By Dan Beard
The Fire Won't Burn
Lafe, I can't make a fire; we have no paper and the wood's all wet."
Lafe is a Pike County backwoodsman. He only smiled; then shouldering his axe
he walked over to a moss-covered log that lay on the ground as soggy and wet as
a sponge in the water. With a few blows from the butt end of his axe he knocked
out of the rotten wood the remnants of what were once the noble limbs of a
giant pine tree. These remnants were now nothing more than spike-shaped clubs,
the largest not over two feet long.
A "Fat" Pine Knot.
"Here's what we use in the woods for paper," said Lafe. Upon
examination, we discovered that the spike-shaped clubs were almost as heavy as
lead, but it was not water that gave them the weight; it was the sap of the
tree, the pitch, that colored them a rich red and made them hard and impervious
to rain. Lafe pulled out his one-bladed jackknife and began to whittle the pine
stick, but he allowed no shavings to become detached (Fig. 313).
Starting the Fire.
When he had
three cut in the manner shown in the accompanying drawing (Fig. 314), he set
them up on the ground, with the small ends down and the big ends resting against
each other, placed as the sticks are that form the frame of an Indian wigwam. He
touched a lighted match to the shavings, and immediately a flame burst forth
with a black smoke. Selecting some sticks he had previously split in halves, he
piled them around the blazing pine-knots in a conical wigwam fashion, and soon
we had a fire that was hot enough to ignite the wet, unsplit wood we gathered.
Building a Fire Without Matches
After the coffee was boiled and the fish fried and the Boy's clothes
partially dried, they made baste to ply Lafe with questions.
"How would you build a fire, if your matches were wet, or if you had
none?" asked Tom.
"I generally calculate to keep my matches dry and always keep some about
me," answered the woodsman but in case, as you say, I had none, I'd put a
light charge of powder in my gun and a loose wad of cotton rag and shoot in the
air, and then double the red-hot ashes of the rag up and blow on it until it
"Or, if I that I am running out of matches, I take piece of cotton and
and dry it at the fire, heating it until it is almost charred; then I dampen the
rag and rub gun-powder into its fibers as hard as I can until I can rub no more
powder in. After that I dry the rag thorough1v again and put it in a bottle, tin
box, or horn, cork it up tight and keep it until I need it. With the back of my
knife-blade for a steel and a piece of flint, I strike a spark that sets the rag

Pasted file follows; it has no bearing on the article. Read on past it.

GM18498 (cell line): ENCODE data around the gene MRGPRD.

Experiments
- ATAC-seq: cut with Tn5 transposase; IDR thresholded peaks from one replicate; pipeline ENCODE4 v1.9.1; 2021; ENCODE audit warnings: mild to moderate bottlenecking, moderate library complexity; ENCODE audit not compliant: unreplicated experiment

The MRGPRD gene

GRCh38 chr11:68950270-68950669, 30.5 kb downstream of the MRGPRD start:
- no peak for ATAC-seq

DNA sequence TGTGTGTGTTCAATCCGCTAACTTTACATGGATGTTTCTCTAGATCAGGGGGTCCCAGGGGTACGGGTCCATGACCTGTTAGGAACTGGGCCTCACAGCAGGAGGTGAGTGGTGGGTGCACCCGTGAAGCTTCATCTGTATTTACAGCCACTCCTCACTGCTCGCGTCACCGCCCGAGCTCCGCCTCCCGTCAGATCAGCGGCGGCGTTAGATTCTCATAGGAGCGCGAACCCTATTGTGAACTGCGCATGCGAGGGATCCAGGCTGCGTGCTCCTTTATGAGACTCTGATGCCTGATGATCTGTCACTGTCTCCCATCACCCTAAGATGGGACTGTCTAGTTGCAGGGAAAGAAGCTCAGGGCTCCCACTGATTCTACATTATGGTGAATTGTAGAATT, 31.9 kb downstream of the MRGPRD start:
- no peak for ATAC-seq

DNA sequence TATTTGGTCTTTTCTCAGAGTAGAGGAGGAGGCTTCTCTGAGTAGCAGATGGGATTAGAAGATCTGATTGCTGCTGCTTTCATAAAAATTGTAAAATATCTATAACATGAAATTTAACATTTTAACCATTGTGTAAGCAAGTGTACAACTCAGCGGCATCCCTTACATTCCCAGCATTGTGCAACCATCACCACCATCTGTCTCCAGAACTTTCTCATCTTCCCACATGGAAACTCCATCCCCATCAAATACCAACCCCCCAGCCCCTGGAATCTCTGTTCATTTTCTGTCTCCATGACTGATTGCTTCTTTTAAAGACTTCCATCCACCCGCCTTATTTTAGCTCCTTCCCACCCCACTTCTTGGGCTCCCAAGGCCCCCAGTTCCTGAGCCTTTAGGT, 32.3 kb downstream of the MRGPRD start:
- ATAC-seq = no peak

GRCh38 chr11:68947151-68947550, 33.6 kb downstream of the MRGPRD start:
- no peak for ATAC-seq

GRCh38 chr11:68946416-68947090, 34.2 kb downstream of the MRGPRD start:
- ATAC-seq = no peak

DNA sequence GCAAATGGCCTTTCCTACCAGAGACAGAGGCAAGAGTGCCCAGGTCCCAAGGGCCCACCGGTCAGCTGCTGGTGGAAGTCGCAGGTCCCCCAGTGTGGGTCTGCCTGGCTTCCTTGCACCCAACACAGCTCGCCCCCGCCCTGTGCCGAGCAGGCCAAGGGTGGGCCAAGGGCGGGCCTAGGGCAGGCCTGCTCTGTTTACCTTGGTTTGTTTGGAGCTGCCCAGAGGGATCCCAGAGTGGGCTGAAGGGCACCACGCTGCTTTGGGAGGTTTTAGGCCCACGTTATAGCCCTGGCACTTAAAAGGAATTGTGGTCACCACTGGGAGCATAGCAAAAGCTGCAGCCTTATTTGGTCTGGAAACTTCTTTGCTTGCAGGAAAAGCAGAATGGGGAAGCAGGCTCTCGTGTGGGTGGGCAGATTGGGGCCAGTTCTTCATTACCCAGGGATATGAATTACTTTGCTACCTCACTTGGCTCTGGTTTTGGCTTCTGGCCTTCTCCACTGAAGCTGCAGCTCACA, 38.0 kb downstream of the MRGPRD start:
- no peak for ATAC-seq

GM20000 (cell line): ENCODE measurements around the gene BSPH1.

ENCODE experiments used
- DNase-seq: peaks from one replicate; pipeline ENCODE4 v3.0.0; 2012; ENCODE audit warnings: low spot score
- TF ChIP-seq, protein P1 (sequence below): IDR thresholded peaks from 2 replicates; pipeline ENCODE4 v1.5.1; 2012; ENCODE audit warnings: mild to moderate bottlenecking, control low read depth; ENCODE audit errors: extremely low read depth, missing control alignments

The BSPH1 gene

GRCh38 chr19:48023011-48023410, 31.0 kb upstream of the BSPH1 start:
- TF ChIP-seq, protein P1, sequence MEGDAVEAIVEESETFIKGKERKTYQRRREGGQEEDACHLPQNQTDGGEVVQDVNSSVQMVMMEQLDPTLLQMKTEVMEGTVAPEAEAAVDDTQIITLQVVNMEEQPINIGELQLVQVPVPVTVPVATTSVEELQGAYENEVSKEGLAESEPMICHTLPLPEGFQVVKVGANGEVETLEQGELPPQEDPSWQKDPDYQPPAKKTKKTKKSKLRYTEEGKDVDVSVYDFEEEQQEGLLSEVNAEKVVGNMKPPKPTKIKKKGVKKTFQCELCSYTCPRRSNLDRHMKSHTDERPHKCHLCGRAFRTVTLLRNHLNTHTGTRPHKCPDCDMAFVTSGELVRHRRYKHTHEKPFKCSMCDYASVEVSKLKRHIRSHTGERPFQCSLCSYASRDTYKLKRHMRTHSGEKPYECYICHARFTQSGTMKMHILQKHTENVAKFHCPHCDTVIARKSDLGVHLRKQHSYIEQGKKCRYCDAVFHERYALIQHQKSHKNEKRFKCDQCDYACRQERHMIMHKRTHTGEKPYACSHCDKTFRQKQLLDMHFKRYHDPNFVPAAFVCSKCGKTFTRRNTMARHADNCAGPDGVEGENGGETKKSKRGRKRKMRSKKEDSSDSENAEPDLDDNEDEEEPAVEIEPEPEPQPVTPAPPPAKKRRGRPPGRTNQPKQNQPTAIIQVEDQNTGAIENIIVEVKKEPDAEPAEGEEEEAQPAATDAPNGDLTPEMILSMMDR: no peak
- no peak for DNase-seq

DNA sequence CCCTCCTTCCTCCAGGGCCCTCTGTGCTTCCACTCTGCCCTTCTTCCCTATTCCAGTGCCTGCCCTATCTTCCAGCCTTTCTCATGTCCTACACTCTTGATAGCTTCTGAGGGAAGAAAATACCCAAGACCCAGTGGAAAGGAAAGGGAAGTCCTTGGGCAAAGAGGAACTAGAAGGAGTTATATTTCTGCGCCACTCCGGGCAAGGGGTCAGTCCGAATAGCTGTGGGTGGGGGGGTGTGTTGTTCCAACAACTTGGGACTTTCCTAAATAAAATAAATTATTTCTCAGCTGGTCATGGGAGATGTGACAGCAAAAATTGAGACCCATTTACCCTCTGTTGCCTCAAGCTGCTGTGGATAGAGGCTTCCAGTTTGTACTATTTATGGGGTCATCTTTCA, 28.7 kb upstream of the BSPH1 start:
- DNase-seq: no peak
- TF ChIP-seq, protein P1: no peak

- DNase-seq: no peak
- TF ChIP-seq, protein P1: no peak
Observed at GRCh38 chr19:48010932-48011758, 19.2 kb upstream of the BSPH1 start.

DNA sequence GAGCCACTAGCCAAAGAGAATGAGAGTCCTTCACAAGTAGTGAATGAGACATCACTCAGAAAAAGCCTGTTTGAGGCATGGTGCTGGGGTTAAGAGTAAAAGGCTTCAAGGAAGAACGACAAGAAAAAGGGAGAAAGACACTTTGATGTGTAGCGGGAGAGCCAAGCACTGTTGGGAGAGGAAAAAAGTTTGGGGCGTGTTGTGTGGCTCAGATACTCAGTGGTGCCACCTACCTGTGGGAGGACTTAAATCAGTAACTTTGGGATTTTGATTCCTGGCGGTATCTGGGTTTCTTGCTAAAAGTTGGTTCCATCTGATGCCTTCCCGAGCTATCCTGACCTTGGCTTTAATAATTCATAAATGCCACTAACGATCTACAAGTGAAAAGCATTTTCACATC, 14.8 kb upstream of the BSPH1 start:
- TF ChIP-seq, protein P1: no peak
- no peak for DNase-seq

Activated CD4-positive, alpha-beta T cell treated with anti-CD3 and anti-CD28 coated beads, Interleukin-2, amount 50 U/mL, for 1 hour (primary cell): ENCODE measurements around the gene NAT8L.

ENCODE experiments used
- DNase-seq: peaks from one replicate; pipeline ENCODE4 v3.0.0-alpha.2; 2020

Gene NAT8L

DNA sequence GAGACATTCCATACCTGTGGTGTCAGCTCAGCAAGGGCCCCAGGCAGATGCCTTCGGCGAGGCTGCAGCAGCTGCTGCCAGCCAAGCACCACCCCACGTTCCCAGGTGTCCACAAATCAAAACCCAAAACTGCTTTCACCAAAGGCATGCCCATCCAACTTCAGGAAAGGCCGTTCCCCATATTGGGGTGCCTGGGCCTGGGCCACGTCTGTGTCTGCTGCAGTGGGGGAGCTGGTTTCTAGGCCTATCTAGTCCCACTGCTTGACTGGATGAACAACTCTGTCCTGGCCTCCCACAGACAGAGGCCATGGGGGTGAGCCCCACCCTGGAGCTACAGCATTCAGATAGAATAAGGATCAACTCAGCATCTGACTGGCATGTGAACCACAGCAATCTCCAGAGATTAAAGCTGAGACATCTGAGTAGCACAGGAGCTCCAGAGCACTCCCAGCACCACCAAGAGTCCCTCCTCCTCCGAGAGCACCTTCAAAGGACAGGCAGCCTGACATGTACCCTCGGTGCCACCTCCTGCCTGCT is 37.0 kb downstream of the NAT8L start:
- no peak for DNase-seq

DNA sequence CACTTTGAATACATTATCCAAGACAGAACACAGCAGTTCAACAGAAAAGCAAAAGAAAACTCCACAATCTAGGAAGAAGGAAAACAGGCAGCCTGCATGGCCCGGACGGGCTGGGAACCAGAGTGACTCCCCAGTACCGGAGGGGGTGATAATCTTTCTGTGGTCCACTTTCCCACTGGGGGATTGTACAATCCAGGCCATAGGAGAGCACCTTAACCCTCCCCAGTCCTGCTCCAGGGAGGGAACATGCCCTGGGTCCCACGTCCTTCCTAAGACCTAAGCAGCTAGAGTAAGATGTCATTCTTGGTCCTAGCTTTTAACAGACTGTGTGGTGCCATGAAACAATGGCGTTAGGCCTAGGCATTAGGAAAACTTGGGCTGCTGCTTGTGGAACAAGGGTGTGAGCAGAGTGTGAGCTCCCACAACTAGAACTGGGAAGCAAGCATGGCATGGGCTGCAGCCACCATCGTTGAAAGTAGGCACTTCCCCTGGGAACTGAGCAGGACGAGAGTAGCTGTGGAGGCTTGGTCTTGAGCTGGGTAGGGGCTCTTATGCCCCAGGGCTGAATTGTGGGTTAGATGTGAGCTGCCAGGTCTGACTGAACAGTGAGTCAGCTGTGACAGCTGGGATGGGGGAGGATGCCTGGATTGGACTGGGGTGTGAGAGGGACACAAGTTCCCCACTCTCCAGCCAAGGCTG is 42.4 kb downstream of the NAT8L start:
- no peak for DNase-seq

a-burning and fold the glowing rag tip, cover it with shavings, twisted straw or
punk, and blow it into a flame."
Things Worth Remembering
"Tamarack is a very good wood, If you can get it dry, But to make a fire
of green tamarack, I'll be a fool to try."
An Indian builds a small campfire and hugs it, a white man makes a roaring
big fire and stands away from it.
In selecting a camping-place never forget that the presence of good firewood
in abundance is a matter of grave importance. A standing dead cedar will furnish
the best of kindling wood. Green, soft woods, spruce, and white birch, burn
badly and are difficult to ignite.
To build a fire that will burn all night, select a couple of good heavy
sticks for andirons, and a quantity of green hardwood, maple, yellow birch, or
beech, for fuel. Across the andirons lay all the fuel sticks in the same
direction parallel with each other; in this position they will burn slowly and
smolder for a long time. A large tree, or, better still, a large rock at the
back of your fire will retain and reflect the heat.
Always select a well-drained spot, or a slight elevation for a place to pitch
your tent or build your shack; this will prevent an exceedingly disagreeable
experience of awakening during a rain storm to find your tent, floor, and
blankets soaked with water. The presence of a neighboring spring, or other
water-supply for drinking and cooking, of course, must not be overlooked.
Never pitch your tent in a hollow or depression, or you may find yourself in
the middle of a pond. The floor, which is often your bed, can be covered with
straw, if straw is obtainable; if not, fir-boughs; these lie flatter than
spruce. It is best to lay the foundation of good-sized branches, cover them with
smaller ones, and over all place a deep layer of fir twigs broken off the length
of your hand, and laid shingle-fashion, commencing at the foot of your bed, or
the doorway of your shack or tent, each succeeding row of boughs covering the
thick ends of the previous row. A properly made bough bed is as comfortable as a
mattress, but one in which the ends of the sticks prod your ribs all night is
not a couch that tends to make a comfortable right's rest.
Candles, lamps, and lanterns add to the luggage of a camper, and may be
dispensed with, yet it often happens that you will need a light at night. If you
do, remember that almost any sort of fat or grease will burn. I have made a
passable lamp of an old clam-shell filled with melted rancid butter and a
twisted rag for a wick resting in the butter, and I have seen most dainty little
candies molded in willow bark of tallow from the deer, with a wick of the inside
bark of a cedar-tree. But such things are only made by guides for ladies, or as
souvenirs to take home. A torch will answer all needs of camp life.